Uruguay Catholic Church apologizes for sex abuse by priests
The Roman Catholic Church in Uruguay apologized Thursday for sexual abuses committed by priests 20 years ago that went unpunished because the statute of limitations expired.
Uruguay's Episcopal Conference said in a letter on its website that it feels "pain and shame" about the "abhorent acts committed by people who had promised to serve God and neighbor."
The letter comes after news reports on abuses by priests in the South American country.
"We all know how, unfortunately, acts like these have been denounced for years in several countries, but they can never be justified within the church," the letter said, adding that the predator priests must be held responsible before "God and the courts."
The Episcopal Conference said the church launched an investigation after it received reports of three cases of people abused by priests while in their teens. The allegations led one man to leave the priesthood and another was removed after an investigation, said Assistant Bishop Milton Troccoli, the Episcopal Conference's spokesman.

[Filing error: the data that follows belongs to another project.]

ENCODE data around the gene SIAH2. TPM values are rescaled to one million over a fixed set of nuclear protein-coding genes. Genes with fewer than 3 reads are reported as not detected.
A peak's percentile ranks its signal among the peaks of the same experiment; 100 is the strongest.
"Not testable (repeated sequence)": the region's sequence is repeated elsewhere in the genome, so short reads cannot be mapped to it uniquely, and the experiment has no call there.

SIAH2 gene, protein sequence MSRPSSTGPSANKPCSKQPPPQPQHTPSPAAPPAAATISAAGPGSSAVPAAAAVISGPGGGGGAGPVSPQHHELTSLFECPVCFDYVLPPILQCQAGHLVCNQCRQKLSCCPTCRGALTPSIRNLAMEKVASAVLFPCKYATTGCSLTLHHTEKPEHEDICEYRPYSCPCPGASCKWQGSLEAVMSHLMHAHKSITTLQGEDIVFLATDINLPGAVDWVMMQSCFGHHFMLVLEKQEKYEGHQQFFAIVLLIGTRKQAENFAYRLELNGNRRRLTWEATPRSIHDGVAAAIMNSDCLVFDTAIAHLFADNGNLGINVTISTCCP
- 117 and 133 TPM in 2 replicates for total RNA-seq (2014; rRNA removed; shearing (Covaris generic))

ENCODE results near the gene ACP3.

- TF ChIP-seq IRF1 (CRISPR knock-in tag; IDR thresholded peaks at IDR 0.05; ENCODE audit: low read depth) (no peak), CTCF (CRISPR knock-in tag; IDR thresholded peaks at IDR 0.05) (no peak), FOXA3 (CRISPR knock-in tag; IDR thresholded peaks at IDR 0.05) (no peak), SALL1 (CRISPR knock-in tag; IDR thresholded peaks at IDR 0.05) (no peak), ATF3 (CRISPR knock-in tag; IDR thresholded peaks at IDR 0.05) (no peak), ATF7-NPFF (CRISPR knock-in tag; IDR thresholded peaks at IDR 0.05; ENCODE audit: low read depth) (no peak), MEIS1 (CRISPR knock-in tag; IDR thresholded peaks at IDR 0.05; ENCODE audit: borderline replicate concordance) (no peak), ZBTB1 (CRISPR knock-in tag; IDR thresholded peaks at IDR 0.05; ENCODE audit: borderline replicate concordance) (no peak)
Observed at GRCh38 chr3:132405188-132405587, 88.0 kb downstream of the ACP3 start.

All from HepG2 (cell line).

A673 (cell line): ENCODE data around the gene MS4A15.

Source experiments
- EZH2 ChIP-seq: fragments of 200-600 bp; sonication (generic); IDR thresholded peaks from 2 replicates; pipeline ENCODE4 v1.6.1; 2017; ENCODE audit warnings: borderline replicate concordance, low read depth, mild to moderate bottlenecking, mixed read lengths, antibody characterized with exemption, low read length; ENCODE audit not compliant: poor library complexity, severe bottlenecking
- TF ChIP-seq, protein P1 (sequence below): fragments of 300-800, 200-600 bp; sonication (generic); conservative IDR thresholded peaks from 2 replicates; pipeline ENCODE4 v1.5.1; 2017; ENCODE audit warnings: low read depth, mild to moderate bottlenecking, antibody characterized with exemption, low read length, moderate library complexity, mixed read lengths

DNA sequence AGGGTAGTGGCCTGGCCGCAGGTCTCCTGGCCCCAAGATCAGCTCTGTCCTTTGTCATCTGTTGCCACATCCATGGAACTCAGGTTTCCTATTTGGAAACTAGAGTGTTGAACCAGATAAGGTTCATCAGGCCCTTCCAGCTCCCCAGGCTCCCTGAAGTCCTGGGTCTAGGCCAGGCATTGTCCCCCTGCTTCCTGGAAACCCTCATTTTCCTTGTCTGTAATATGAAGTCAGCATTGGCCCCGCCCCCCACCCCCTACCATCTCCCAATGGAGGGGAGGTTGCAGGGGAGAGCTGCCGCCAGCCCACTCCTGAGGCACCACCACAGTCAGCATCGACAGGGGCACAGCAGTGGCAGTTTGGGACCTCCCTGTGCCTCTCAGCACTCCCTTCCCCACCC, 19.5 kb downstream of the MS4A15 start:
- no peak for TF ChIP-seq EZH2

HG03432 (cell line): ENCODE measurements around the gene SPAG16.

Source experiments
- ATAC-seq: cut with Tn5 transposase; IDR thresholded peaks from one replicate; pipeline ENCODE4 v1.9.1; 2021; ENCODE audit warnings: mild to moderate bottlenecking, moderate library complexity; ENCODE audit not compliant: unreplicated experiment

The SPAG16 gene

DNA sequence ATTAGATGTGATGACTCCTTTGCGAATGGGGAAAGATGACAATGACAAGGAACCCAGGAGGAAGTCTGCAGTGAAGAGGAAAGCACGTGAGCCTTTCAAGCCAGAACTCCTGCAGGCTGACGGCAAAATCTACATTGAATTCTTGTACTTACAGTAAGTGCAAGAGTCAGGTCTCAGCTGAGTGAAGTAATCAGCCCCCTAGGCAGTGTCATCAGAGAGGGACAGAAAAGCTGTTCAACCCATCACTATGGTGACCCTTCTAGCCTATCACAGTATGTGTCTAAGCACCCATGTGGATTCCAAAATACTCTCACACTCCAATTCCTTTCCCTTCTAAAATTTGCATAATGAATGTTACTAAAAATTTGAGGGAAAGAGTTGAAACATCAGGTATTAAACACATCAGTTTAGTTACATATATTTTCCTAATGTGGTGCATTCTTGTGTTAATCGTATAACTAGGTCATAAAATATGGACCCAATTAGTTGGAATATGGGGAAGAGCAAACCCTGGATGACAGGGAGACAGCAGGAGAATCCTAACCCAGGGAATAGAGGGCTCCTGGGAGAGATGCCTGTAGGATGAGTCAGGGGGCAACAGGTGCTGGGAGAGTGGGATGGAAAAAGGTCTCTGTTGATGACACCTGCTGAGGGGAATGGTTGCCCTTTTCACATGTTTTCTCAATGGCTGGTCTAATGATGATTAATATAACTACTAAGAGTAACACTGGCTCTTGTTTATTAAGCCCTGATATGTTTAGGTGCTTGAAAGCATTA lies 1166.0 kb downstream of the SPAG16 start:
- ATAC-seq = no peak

"They happened some 20 years ago, but we only received the complaints last year," Troccoli said.
He added that it was too late for criminal charges in those two cases and that the victim in the third case did not want it pursued.
The Uruguayan Episcopal Conference has set up a hotline to receive any other reports of priestly abuse.
A court in Uruguay sentenced priest Adolfo Antelo to prison in 1996 for physically and sexually abusing followers of the Jerusalem Community, a Catholic cult that he led. Antelo died a year later while under house arrest.
Bishops in Uruguay banned the community from the country but the Vatican allowed it to continue operating in other countries under a different name.